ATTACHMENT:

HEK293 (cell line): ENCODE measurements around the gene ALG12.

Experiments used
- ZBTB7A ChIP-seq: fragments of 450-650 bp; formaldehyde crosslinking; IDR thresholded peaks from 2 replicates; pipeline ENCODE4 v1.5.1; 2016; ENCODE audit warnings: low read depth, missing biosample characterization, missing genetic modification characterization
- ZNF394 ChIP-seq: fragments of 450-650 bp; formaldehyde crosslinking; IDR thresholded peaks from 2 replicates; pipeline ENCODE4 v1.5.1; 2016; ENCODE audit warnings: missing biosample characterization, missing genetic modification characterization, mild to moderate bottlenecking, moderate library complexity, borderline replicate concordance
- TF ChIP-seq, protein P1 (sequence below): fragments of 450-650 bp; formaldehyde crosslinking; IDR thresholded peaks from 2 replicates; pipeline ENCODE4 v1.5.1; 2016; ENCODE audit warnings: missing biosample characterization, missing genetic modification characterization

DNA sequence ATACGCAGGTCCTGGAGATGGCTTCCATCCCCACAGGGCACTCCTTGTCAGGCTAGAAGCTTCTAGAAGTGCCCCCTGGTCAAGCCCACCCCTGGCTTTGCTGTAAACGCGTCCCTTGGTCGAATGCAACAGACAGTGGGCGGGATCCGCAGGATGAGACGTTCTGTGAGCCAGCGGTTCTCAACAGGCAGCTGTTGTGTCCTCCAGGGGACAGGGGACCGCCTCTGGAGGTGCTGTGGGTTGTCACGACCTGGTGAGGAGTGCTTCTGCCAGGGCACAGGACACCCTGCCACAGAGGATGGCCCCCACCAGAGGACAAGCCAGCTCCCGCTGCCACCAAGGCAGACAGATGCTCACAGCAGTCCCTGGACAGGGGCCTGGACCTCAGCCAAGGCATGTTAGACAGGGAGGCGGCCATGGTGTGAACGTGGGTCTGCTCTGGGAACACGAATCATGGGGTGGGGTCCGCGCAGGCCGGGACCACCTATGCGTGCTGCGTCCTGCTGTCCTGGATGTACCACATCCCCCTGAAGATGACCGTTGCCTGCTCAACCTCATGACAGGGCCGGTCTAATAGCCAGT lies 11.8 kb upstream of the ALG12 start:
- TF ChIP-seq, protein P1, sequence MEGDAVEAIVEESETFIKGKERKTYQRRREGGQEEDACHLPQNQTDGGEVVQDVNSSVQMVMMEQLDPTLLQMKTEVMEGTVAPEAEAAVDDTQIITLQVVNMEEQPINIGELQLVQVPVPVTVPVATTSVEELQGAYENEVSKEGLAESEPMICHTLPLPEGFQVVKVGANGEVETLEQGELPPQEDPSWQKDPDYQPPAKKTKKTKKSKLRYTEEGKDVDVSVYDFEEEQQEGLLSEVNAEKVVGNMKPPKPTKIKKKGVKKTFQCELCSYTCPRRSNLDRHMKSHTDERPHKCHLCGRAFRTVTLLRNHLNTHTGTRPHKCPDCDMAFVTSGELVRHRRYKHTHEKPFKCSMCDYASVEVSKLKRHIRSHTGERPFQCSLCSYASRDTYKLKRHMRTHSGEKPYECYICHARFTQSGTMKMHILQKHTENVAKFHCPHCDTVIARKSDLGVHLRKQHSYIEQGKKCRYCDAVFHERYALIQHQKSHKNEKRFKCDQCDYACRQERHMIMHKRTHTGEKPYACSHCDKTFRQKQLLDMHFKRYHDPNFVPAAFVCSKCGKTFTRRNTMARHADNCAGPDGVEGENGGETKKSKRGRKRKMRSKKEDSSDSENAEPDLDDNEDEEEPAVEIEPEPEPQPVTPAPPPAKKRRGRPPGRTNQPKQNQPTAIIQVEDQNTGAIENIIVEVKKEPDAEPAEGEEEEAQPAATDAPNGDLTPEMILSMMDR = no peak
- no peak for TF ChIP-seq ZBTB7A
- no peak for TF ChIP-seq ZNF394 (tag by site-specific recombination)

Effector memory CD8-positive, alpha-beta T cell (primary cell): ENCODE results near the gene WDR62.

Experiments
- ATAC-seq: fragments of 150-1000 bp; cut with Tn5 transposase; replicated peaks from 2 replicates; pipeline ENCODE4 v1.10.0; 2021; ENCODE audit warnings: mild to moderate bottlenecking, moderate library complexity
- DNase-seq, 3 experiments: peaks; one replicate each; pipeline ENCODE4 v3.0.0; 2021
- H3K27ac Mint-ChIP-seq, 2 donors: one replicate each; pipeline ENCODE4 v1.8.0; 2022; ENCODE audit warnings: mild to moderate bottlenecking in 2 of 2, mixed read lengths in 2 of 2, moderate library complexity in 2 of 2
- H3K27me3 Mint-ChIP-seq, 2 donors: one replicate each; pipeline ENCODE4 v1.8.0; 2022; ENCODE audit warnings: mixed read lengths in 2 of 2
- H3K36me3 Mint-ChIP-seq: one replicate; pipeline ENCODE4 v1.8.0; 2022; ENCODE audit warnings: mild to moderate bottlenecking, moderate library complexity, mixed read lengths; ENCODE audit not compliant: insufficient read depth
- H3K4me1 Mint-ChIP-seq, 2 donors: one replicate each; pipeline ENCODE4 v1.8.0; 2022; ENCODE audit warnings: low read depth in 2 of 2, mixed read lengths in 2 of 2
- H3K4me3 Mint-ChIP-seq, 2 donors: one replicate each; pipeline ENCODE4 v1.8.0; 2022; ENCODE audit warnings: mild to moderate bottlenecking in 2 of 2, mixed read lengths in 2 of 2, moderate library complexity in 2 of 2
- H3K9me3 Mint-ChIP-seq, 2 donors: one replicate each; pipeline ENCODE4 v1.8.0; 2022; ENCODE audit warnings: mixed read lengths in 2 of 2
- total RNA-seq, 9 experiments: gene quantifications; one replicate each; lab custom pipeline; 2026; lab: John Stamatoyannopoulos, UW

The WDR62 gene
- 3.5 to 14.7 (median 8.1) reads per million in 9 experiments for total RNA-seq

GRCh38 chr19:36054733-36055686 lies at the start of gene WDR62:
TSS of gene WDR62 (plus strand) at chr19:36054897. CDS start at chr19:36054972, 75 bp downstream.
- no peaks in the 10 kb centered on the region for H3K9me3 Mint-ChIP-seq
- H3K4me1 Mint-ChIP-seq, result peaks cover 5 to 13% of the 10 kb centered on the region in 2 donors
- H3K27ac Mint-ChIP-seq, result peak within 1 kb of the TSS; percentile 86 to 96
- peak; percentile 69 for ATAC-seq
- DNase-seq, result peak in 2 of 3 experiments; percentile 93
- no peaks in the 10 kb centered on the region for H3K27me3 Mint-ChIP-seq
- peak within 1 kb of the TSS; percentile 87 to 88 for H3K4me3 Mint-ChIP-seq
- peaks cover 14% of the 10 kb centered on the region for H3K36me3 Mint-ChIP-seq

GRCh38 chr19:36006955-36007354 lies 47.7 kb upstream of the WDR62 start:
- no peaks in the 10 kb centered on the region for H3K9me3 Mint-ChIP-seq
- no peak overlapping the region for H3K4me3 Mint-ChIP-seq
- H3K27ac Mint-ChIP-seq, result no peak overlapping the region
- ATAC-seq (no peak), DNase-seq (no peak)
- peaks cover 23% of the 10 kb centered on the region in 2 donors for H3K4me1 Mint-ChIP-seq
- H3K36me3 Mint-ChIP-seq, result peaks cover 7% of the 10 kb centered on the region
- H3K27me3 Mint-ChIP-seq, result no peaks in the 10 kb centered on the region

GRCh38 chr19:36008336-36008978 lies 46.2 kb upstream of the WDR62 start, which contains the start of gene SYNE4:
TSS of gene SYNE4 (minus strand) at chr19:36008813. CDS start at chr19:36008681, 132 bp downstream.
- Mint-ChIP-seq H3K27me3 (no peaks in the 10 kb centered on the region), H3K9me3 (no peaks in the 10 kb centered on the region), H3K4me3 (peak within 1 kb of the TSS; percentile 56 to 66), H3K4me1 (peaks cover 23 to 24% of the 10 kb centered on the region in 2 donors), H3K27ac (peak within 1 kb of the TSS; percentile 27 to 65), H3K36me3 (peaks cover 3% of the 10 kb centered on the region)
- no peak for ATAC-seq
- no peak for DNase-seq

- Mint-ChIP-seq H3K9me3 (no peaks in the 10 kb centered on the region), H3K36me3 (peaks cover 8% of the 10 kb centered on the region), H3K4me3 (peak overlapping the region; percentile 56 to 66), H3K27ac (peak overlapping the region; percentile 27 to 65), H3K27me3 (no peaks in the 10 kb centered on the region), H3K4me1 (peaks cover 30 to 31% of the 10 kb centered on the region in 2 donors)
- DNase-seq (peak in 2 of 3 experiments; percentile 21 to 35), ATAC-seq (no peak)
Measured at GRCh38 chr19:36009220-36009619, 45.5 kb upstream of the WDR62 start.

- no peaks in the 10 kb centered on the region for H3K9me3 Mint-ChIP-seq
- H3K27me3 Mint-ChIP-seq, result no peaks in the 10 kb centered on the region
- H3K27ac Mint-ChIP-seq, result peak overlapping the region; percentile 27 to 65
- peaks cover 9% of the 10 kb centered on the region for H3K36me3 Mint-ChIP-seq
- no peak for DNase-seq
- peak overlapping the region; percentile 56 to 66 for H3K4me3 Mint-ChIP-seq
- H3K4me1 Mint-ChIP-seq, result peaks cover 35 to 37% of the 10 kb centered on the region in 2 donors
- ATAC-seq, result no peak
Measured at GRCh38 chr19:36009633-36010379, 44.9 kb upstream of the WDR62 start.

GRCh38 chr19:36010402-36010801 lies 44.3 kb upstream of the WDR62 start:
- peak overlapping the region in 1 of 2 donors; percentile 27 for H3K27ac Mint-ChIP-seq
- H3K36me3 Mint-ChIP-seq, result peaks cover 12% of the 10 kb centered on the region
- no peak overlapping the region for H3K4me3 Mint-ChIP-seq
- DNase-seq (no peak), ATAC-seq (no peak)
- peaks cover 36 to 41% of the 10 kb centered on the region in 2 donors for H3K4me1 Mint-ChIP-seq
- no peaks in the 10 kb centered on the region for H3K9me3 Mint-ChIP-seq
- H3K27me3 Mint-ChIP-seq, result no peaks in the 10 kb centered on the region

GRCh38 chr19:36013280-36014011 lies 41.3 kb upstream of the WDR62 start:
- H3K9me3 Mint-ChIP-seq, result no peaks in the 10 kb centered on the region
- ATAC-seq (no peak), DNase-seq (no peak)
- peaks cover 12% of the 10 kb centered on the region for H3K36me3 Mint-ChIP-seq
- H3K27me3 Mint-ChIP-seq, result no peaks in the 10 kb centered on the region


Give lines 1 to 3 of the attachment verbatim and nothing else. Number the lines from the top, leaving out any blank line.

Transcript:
HEK293 (cell line): ENCODE measurements around the gene ALG12.

Experiments used
- ZBTB7A ChIP-seq: fragments of 450-650 bp; formaldehyde crosslinking; IDR thresholded peaks from 2 replicates; pipeline ENCODE4 v1.5.1; 2016; ENCODE audit warnings: low read depth, missing biosample characterization, missing genetic modification characterization